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Optical/IP

VOIP Players Spur Spending

Excitement around the arrival of non-traditional telecom players like Skype Technologies SA and Google (Nasdaq: GOOG) may trigger a surge in capex spending among legacy voice carriers, according to a report this week by Jefferies & Co. Inc.

Analyst George Notter points out in the brief that telecom equipment stocks have rallied in recent weeks over news related to the new wave of Internet companies entering telco via VOIP. Notter refers to Vonage’s upcoming IPO or sale, the eBay Inc. (Nasdaq: EBAY) purchase of Skype, and the announcement of Google Talk.

(See Microsoft Buys Skype Rival, Vonage Selects IPO Bankers, Earthlink Joins VOIP Parade, AOL's Got VOIP Again , EBay Buys Skype for $2.6B, and Yahoo Enters VOIP Fray.)

But Notter believes there’s more to it than just investor exuberance. (See BellSouth: The IMS SuperBowl? )

“Network operators faced with an accelerating challenge to their core cash businesses will be put under increasing pressure to accelerate deployment of new service offerings in order to retain customers,” Notter writes.

That, Notter reasons, could mean increasing revenues for vendors of VOIP infrastructure gear like gateways, softswitches, and broadband access equipment. (See VOIP Port Shipments up 6.3% in Q1.)

Of the arms dealers Jefferies covers, Notter says ADC Telecommunications Inc. (Nasdaq: ADCT), Cidra Corp. (Nasdaq: CIDC), (NYSE: LU), (NYSE/Toronto: NT), Redback Networks Inc. (Nasdaq: RBAK), (Nasdaq: SONS), and Tellabs Inc. (Nasdaq: TLAB; Frankfurt: BTLA) are possible beneficiaries.

Notter believes the pace of fiber deployment could also be affected. “We see the addition of these non-traditional carriers into the market as another potential catalyst for the FTTN and FTTP programs getting rolled out by (NYSE: SBC), (NYSE: BLS), and (NYSE: VZ)."

Notter points out that it is the defensive reaction by legacy voice providers to new VOIP offerings, not infrastructure spending by the non-traditional players themselves, that will drive new business for equipment providers in the short term. Skype, for instance, plans to spend only a couple million in capex during 2006, according to the brief. Meanwhile, the aggregate telco capital spend for 2005 is expected to reach $46.7 billion, according to Jefferies research.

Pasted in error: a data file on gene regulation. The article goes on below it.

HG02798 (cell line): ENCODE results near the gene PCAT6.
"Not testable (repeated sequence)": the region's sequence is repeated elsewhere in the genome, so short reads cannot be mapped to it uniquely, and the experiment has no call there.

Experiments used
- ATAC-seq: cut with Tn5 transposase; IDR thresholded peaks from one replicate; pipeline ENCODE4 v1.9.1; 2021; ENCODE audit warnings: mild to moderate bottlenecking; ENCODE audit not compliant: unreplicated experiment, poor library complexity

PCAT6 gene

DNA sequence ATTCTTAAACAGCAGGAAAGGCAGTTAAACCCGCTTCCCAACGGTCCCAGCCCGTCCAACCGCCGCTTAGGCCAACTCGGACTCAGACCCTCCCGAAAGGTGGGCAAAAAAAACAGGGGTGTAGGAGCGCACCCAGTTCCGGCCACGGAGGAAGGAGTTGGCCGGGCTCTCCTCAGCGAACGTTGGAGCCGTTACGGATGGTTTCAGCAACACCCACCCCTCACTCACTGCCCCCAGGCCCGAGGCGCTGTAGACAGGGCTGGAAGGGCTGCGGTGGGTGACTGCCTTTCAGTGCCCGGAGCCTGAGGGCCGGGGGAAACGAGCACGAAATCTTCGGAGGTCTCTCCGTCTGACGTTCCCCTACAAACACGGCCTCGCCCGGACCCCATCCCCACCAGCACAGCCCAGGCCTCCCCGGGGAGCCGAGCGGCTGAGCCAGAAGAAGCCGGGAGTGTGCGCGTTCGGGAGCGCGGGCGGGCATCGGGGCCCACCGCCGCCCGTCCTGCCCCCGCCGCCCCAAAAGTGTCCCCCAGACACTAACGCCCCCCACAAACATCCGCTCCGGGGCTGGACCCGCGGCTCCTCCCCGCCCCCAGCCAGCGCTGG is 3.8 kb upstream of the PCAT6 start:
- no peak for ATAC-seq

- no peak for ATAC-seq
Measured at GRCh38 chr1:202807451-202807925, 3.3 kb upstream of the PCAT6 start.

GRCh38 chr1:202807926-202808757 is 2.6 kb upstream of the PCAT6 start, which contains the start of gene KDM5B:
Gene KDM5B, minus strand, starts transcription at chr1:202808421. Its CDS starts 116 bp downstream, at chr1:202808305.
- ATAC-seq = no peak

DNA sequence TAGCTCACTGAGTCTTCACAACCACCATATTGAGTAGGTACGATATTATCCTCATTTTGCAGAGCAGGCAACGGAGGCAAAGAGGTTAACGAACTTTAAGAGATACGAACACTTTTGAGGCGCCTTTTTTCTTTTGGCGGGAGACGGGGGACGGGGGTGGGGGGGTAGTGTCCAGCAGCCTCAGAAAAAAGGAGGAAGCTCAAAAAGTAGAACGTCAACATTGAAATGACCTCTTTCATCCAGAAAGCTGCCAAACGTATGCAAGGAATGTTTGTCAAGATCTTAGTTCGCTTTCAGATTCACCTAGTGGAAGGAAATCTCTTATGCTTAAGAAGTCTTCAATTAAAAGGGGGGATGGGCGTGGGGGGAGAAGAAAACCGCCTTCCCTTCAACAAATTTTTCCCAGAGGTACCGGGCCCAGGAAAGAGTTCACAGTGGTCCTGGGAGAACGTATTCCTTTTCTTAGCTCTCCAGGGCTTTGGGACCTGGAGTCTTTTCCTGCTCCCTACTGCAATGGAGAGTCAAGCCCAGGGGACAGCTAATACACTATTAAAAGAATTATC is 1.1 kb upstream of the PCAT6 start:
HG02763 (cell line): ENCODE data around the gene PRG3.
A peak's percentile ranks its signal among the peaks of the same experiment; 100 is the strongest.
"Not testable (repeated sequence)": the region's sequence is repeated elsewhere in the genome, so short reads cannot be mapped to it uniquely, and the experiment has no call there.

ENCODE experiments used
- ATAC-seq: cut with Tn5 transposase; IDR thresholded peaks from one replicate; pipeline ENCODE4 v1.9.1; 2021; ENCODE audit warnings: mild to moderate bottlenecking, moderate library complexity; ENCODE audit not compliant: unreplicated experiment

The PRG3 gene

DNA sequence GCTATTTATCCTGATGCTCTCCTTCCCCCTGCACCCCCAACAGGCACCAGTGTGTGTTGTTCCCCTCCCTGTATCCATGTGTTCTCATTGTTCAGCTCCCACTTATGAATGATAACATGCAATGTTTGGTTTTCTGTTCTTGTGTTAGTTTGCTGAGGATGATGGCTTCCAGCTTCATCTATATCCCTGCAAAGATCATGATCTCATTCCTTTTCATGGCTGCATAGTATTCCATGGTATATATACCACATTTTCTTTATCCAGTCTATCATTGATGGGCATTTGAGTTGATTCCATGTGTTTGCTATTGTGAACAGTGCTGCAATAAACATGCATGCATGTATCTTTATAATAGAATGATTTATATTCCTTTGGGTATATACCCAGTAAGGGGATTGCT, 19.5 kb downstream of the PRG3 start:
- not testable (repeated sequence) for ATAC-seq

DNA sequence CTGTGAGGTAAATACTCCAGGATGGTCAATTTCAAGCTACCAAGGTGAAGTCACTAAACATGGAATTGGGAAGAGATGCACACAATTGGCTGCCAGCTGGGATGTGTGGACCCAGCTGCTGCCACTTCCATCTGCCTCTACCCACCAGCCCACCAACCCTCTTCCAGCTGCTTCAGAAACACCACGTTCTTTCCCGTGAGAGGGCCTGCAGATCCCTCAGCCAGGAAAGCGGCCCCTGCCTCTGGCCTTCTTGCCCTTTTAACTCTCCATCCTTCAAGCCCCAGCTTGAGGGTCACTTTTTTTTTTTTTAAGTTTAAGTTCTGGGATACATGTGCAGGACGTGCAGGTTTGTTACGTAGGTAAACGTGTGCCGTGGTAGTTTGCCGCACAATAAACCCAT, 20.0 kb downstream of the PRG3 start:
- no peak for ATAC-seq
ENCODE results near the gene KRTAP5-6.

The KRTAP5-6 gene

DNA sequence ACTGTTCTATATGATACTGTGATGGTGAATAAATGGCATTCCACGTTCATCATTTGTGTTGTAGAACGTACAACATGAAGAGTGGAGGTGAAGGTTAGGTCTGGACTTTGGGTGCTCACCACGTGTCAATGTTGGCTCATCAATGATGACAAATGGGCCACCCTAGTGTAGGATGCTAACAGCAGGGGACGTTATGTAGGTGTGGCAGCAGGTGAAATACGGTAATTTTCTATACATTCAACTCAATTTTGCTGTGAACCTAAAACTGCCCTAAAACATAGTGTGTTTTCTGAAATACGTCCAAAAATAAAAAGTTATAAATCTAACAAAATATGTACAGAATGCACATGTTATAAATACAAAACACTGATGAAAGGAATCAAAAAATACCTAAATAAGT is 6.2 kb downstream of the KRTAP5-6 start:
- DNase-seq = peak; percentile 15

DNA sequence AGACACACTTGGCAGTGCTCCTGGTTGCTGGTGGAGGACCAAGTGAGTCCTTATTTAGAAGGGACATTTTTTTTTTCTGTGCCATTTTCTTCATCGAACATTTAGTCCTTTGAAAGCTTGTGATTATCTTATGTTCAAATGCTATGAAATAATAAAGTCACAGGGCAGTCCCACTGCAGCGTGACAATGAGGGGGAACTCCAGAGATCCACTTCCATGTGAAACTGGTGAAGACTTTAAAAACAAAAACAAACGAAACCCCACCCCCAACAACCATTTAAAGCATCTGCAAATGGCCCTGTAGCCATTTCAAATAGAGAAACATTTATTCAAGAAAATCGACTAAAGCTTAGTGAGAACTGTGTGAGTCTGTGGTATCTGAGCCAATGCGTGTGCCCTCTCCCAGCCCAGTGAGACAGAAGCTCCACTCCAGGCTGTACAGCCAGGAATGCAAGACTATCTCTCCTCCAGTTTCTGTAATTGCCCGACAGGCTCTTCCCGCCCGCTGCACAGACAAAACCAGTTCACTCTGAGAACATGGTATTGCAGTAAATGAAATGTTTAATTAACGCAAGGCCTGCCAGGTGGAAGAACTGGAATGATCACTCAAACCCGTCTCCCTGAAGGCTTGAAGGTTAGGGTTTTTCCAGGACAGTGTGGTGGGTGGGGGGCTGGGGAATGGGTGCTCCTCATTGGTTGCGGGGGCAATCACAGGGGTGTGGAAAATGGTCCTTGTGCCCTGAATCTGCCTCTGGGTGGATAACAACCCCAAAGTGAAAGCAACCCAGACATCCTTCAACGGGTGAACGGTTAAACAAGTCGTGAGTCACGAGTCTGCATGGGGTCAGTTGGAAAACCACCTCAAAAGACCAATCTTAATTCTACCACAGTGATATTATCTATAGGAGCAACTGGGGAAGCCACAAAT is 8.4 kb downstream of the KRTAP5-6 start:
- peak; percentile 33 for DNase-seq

Common knowledge has been that the LECs will resist as long as possible the movement of their wireline voice customers to the cheaper VOIP offerings. But a tipping point may be at hand, to which carriers will have to respond.

That idea tallies neatly with the recent results of a new study by Heavy Reading analyst Graham Finnie. Finnie recently surveyed 130 telecom service providers on their views and competitive response to the new wave of VOIP players. (See Carrier VOIP Deployments Surge.)

What he comes up with is conclusive and a little surprising. “It’s only a matter of time before VOIP sweeps away legacy telephony,” Finnie writes. Finnie says a majority of service providers believe that 50 percent of their traffic, both at the core and access levels, will be packet-based by the end of 2007.

Most carriers expect a rapid growth of VOIP traffic over the next two years, Finnie finds, as well as an increasing interest among consumers in flat-rate pricing for voice service.

Also driving the VOIP build-out is a keen awareness among carriers that broadband is spreading quickly across many markets, the report suggests. Many legacy carriers believe that if they don’t provide VOIP service over those broadband lines, their subscribers will have little trouble finding a service like Vonage that will.

— Mark Sullivan, Reporter, Light Reading

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